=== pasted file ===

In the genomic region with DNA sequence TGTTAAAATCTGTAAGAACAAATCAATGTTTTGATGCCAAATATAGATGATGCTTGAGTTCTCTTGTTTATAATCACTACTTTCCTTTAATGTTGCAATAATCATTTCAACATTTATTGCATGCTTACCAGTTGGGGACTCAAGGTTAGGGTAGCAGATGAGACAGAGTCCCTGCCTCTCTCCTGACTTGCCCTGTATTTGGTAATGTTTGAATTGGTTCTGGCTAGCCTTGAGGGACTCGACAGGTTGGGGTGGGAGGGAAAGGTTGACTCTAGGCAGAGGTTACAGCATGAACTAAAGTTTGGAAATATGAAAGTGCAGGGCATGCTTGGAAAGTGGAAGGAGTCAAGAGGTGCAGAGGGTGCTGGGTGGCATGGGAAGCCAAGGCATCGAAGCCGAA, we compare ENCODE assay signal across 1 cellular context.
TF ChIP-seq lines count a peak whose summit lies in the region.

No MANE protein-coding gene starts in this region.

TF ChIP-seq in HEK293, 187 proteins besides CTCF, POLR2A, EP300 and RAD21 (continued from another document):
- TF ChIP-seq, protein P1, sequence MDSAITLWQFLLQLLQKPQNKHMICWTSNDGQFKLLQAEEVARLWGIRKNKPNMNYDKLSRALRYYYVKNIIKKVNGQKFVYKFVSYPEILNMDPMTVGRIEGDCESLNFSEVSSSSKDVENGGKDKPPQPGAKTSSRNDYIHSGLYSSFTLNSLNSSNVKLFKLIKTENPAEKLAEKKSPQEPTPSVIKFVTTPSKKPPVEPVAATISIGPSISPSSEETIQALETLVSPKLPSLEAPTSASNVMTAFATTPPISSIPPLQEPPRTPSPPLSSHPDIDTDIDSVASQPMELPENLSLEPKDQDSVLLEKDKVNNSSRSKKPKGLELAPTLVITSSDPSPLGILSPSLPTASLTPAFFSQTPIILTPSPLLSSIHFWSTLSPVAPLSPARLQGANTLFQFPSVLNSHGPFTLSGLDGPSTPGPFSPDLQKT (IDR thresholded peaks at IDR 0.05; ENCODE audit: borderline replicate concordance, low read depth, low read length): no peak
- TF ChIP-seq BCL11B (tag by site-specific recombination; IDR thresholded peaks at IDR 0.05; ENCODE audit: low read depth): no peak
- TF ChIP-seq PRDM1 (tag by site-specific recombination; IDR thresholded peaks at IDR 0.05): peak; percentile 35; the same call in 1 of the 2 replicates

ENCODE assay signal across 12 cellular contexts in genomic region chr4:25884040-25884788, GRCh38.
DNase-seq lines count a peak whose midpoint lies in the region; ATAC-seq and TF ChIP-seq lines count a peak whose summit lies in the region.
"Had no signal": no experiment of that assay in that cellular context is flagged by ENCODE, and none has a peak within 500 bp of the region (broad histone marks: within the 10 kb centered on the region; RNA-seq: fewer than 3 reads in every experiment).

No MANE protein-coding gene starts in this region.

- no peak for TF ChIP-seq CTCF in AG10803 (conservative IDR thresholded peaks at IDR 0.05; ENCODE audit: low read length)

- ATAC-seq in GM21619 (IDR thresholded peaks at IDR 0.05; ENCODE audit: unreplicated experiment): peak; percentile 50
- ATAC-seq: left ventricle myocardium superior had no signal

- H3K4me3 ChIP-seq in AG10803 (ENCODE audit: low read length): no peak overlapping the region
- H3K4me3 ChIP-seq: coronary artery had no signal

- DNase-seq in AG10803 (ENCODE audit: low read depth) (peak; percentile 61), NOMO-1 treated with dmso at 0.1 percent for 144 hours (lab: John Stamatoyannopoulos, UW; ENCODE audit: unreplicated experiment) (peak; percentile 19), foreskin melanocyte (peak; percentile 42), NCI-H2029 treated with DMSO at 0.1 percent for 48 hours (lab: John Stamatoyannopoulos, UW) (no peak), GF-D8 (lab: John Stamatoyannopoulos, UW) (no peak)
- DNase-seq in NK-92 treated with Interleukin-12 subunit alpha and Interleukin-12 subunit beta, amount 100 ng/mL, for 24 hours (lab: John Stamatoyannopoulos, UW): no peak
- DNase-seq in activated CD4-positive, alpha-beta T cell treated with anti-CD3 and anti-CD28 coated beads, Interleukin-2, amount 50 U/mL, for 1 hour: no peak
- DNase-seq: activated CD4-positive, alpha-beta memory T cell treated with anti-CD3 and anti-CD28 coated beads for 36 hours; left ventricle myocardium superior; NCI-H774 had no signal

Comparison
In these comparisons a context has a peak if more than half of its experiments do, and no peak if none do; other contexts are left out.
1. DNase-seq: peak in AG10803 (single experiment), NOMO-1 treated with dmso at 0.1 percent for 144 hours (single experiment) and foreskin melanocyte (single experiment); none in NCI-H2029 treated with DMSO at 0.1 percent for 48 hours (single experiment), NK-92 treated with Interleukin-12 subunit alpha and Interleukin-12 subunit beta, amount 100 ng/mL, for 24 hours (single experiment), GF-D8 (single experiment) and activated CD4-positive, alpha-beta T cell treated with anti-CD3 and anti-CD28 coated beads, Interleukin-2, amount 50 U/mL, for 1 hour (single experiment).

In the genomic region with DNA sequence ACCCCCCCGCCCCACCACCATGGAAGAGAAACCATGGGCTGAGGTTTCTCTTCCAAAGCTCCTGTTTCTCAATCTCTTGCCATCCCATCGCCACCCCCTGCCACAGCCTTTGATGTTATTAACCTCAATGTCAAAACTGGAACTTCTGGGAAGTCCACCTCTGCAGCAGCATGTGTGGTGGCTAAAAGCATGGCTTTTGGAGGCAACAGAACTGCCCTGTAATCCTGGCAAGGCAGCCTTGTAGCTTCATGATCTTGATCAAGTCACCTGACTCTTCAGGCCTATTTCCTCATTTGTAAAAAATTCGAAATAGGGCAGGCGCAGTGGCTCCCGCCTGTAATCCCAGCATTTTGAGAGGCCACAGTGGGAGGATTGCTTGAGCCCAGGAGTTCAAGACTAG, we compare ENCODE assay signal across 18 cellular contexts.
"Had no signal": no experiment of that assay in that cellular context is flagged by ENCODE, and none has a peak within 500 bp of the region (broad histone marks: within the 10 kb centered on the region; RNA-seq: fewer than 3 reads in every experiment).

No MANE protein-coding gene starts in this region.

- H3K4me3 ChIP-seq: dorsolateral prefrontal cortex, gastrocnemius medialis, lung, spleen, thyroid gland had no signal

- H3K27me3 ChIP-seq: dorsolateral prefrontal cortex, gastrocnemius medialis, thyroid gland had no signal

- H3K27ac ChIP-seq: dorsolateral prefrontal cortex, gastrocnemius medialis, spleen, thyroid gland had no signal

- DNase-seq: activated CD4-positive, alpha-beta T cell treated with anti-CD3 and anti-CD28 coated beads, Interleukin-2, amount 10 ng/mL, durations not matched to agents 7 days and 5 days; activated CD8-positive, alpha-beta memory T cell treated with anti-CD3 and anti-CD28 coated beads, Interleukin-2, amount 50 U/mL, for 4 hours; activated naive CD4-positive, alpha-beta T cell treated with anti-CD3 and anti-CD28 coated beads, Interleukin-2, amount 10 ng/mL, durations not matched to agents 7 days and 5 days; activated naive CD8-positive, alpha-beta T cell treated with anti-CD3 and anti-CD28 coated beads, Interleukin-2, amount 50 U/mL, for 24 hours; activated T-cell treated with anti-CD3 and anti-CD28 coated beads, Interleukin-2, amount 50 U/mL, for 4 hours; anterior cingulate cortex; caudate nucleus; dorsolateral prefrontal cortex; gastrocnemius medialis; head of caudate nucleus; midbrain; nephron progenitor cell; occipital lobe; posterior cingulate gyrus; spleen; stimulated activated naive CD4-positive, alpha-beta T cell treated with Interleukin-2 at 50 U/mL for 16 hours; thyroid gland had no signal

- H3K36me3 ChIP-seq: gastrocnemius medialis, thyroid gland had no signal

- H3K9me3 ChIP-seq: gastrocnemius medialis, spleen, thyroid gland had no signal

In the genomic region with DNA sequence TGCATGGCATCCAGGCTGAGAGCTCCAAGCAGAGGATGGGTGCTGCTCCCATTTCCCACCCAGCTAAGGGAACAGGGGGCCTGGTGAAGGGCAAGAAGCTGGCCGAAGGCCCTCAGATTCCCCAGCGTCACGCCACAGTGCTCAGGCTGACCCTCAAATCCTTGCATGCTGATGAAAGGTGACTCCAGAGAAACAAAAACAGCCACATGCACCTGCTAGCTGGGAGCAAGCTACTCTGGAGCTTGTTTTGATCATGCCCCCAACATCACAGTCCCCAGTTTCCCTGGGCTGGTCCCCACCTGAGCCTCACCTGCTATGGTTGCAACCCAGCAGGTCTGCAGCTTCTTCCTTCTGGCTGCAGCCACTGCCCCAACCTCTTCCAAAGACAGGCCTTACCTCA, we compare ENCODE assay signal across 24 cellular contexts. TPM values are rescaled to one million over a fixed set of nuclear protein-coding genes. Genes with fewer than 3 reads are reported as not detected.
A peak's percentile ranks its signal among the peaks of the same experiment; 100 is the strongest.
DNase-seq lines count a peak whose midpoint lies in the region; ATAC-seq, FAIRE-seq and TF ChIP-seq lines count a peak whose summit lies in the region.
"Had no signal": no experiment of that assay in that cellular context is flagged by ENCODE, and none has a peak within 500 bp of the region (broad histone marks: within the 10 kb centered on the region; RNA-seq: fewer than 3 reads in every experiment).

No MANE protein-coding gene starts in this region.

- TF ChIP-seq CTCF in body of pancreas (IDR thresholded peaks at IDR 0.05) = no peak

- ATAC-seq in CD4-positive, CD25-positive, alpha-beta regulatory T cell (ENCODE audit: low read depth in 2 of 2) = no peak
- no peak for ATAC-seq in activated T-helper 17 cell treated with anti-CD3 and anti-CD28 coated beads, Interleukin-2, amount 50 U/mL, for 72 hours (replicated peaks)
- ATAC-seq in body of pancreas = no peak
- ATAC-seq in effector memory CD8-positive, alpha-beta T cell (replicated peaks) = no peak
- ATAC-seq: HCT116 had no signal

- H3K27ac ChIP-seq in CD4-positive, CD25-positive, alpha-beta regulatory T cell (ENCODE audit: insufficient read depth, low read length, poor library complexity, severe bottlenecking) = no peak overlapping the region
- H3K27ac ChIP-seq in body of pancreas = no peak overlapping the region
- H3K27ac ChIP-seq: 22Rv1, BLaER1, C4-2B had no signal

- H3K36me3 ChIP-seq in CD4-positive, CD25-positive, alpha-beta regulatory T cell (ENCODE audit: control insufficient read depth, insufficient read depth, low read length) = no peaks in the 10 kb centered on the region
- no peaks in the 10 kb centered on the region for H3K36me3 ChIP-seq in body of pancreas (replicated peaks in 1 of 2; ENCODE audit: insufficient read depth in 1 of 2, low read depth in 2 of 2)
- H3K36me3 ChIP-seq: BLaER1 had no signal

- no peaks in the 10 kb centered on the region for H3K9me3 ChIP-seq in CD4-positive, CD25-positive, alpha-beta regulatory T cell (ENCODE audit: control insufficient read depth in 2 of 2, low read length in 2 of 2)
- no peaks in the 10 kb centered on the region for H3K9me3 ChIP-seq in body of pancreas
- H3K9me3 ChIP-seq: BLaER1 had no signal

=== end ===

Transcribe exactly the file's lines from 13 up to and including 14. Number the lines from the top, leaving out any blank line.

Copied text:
- ATAC-seq in GM21619 (IDR thresholded peaks at IDR 0.05; ENCODE audit: unreplicated experiment): peak; percentile 50
- ATAC-seq: left ventricle myocardium superior had no signal